An Invitation to Contentment

 Photo by  Jared Erondu  on  Unsplash

Photo by Jared Erondu on Unsplash

There was a rich industrialist who was disturbed to find a fisherman sitting lazily beside his boat. “Why aren’t you out there fishing?” he asked. The fisherman answered “Because I’ve caught enough fish for today.” The rich man asked, “Why don’t you catch more fish than you need?” The fisherman answers the question with a question, “”What would I do with them?” “You could earn more money,” came the impatient replay, “and buy a better boat so you could go deeper and catch more fish. You could purchase nylon nets, catch even more fish, and make more money. Soon you’d have a fleet of boats and be rich like me.” The fisherman asked, “Then what would I do?” “You could sit down and enjoy life,” said the industrialist. “What do you think I’m doing now?” the fisherman replied as he looked placidly out to sea.

As Americans, we are surrounded by discontentment. We don't have to go very far to look for someone striving to get more or better of something. We can blame advertising all we want but the appeal of advertising only exists because the desire to have was first there. We think that if the stars align just the right way, if we find the right living situation, we will finally be happy. We will be content. But we never quite get there.

So we sue one another, divorce one another, and spend money at an unprecedented rate. The indebted life is the new normal life as everyone pursues the "better." But even large settlements from lawsuits and winning the jackpot or lottery cannot buy happiness. It is not the "better" that we all pursue.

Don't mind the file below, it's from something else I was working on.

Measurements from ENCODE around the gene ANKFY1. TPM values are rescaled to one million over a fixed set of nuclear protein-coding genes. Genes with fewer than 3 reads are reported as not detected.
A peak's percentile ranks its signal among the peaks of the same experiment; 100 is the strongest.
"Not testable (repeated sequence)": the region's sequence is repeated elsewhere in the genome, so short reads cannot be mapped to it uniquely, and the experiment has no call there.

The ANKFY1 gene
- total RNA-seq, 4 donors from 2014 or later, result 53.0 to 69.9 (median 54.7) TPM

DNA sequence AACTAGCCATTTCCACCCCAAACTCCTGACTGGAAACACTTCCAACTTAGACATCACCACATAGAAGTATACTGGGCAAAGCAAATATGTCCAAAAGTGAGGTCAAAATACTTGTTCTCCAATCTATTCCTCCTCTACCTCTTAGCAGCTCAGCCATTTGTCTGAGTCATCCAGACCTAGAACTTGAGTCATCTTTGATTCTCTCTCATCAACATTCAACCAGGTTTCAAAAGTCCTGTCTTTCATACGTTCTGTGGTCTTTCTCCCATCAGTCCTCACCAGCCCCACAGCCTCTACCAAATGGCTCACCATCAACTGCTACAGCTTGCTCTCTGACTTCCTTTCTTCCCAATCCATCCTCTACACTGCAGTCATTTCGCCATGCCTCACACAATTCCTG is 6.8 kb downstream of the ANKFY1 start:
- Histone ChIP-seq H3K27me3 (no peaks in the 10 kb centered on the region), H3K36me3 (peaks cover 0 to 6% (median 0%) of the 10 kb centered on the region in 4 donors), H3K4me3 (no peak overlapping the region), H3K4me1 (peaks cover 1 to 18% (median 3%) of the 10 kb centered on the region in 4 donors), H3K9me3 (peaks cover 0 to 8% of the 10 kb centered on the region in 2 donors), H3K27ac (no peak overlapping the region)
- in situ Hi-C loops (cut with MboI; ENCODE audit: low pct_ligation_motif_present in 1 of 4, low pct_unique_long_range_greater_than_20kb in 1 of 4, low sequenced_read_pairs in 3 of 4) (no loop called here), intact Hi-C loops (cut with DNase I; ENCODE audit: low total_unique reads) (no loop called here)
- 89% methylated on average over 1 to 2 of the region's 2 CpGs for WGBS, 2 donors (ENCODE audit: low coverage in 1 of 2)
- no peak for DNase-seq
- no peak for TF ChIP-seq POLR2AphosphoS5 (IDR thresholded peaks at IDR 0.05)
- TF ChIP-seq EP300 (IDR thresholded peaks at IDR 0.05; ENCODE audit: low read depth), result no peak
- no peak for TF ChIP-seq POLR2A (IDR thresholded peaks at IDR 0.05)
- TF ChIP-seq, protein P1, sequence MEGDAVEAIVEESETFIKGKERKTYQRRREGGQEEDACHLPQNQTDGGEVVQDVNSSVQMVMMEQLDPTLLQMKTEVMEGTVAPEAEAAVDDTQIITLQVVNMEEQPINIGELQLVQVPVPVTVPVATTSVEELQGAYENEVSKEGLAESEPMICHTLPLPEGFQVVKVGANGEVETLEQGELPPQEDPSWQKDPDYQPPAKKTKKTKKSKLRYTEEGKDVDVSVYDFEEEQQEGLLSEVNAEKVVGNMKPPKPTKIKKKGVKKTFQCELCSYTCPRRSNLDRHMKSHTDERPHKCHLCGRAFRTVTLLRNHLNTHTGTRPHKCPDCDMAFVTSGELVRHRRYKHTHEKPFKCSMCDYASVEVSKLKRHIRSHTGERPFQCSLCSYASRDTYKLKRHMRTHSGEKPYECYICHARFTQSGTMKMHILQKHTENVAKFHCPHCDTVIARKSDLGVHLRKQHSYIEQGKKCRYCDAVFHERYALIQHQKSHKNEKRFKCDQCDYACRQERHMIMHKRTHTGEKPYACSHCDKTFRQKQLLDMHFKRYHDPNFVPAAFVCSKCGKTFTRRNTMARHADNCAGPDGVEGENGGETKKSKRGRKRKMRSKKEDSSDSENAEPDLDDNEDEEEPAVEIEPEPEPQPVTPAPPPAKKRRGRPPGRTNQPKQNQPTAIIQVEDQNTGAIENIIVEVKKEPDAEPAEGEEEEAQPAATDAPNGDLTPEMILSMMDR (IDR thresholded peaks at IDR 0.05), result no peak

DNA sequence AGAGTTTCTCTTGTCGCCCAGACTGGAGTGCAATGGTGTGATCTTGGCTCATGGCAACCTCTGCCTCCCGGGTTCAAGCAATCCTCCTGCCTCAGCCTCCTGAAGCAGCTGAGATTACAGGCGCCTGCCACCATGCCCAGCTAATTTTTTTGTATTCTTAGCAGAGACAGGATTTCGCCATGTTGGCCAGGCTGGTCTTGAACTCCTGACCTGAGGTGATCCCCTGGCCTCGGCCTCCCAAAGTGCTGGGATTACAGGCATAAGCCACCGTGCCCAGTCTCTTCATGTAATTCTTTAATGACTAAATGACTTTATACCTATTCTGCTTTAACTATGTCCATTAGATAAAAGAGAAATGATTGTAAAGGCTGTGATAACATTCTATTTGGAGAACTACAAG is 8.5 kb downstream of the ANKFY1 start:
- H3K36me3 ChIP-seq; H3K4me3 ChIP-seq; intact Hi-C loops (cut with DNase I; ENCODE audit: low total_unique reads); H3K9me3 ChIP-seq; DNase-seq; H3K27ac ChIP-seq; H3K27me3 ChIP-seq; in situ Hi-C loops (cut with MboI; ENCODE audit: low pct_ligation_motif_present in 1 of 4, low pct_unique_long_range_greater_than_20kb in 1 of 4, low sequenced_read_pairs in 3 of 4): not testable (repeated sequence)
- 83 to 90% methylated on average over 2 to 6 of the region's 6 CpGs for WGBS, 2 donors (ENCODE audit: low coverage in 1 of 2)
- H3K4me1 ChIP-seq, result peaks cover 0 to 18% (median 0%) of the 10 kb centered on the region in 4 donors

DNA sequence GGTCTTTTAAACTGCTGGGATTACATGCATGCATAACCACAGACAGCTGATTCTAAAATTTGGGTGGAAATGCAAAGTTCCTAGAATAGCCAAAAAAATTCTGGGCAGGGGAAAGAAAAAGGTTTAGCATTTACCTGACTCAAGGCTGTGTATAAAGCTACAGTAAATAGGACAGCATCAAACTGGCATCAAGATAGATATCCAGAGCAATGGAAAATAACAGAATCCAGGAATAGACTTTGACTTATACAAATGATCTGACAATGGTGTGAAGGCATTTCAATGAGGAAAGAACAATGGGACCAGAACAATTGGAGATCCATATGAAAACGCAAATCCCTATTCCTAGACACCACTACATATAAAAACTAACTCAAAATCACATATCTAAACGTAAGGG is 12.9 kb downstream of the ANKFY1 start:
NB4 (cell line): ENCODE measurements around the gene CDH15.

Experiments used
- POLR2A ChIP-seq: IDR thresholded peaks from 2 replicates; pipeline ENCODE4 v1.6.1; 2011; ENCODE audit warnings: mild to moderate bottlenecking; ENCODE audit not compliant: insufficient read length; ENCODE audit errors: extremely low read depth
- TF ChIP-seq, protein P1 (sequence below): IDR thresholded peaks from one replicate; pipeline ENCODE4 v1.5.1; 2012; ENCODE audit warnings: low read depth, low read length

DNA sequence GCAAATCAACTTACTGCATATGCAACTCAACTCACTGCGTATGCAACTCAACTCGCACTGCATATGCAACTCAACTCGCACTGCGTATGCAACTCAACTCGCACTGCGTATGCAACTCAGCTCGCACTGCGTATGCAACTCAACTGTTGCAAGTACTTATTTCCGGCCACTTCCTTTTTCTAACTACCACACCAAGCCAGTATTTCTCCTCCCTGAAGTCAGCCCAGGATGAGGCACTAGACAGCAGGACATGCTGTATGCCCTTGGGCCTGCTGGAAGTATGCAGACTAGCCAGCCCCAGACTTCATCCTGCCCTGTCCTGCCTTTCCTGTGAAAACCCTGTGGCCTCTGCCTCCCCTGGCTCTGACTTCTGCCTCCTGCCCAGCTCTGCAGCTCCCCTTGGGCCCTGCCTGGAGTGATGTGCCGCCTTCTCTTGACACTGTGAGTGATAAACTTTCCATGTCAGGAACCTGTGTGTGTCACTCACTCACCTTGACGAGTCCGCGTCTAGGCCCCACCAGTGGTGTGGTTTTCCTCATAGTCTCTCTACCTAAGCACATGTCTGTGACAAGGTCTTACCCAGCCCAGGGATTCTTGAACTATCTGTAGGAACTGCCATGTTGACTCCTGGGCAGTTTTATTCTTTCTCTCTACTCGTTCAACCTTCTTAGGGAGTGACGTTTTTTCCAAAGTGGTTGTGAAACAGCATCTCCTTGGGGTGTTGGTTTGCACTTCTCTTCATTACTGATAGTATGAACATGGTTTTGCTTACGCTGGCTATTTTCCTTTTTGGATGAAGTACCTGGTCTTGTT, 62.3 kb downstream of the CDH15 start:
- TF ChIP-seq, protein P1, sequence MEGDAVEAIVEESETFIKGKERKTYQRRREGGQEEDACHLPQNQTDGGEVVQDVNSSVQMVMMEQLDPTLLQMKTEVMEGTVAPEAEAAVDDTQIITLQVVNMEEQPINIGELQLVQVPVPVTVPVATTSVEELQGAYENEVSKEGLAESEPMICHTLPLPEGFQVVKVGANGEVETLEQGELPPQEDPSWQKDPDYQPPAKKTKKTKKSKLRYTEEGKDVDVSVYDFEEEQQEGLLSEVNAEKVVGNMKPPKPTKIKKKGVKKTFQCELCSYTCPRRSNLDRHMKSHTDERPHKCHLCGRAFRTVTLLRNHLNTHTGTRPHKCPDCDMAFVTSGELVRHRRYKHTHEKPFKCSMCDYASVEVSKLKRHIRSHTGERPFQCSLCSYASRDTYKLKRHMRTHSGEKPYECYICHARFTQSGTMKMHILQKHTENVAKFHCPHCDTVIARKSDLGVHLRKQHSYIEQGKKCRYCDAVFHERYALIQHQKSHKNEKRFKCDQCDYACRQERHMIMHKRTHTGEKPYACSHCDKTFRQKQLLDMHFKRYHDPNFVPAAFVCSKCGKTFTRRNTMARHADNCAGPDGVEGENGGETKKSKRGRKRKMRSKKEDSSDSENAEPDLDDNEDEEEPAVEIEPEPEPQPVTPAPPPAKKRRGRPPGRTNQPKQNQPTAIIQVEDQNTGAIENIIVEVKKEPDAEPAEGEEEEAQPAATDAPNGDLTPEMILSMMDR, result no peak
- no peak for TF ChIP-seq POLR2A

The "better" that we are looking for is contentment. True contentment.

We have all bought into the lie, at one point or another, that "things" can bring us contentment. However, the only thing that can truly bring us contentment is God. So God invites us to give the things we have - even the good things.. the things that are "rightfully" ours (because He "gave" them to us) - for the "better." We, in the church, call this "fasting."

Ash Wednesday marks the first day of Lent, a 40-day fasting period (excluding Sundays) to meditate on the life, sacrifice, and resurrection of Jesus. I believe that God is inviting those who know and love Jesus to fast, giving up a good thing for the sake of the better; to realign themselves with what God is wanting to do in, around, and though their lives. So, I encourage you - take a moment to pray today and listen for God's invitation.

Father, I pray for those who are fasting this Lent season. I pray that they would find true contentment in your presence, your love, and even in your challenges. Thank you for always inviting us into the better. Amen.

John YoonComment